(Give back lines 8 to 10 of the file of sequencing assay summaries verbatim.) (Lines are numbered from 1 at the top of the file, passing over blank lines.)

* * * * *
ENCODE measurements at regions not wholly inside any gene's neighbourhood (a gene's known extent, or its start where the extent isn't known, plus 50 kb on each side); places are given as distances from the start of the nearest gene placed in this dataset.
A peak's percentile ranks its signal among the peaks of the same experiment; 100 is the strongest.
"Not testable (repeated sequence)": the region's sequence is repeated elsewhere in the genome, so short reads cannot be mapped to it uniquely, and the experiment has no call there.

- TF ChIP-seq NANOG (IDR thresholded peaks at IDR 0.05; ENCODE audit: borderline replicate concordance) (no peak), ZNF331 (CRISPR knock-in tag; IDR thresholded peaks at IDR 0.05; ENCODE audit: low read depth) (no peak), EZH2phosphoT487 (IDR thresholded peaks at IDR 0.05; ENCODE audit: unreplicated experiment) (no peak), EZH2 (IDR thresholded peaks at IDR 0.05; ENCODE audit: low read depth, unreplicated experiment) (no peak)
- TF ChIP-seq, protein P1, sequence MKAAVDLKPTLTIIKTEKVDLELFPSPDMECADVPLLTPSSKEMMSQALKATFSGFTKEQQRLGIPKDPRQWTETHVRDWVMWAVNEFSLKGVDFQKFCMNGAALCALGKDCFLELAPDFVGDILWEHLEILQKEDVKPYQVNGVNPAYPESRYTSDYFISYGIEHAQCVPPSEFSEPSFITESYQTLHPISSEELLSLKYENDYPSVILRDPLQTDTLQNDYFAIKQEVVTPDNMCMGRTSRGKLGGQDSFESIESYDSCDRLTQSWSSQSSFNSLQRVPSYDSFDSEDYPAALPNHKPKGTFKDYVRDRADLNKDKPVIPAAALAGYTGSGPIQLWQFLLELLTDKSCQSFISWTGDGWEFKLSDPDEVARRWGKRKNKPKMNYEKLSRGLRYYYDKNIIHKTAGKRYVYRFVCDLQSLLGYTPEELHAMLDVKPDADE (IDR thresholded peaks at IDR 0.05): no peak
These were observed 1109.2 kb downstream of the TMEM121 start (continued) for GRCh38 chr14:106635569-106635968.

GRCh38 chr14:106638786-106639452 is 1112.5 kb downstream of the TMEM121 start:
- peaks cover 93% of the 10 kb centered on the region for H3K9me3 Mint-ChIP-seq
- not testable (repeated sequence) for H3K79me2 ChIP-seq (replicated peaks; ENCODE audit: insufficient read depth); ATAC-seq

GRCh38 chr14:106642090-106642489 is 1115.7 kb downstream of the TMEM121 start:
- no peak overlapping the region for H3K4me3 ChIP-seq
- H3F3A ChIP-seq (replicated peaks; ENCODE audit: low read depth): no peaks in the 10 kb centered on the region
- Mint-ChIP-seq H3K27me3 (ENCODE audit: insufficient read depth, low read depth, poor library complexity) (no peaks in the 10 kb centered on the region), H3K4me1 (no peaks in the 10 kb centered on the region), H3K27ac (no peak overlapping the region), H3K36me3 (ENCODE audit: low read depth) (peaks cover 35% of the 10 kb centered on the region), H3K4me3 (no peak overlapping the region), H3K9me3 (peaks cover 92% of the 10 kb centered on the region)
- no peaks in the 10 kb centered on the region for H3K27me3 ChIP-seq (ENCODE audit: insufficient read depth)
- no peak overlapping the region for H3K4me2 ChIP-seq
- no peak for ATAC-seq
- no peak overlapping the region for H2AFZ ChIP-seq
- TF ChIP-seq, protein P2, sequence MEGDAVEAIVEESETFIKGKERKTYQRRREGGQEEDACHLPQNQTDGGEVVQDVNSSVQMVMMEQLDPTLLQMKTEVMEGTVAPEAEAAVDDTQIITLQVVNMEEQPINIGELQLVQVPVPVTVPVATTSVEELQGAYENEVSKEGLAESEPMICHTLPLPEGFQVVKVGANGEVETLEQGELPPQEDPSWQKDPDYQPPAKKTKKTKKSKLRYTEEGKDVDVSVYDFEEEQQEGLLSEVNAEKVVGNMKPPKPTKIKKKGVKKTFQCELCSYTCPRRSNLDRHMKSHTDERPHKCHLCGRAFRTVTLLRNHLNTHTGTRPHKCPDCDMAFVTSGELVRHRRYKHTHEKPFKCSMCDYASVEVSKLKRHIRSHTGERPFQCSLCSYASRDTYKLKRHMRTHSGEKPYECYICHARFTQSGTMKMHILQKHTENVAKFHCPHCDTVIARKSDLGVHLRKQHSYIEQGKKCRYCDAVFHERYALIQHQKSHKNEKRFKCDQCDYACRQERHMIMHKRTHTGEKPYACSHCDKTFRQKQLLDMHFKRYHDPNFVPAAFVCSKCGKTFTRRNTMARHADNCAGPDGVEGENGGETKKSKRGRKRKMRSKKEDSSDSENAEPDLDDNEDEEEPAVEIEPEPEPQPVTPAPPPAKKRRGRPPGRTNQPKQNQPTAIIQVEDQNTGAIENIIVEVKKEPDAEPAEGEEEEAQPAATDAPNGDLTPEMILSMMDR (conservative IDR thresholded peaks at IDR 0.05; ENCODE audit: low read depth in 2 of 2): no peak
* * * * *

- peaks cover 93% of the 10 kb centered on the region for H3K9me3 Mint-ChIP-seq
- not testable (repeated sequence) for H3K79me2 ChIP-seq (replicated peaks; ENCODE audit: insufficient read depth); ATAC-seq

GRCh38 chr14:106642090-106642489 is 1115.7 kb downstream of the TMEM121 start: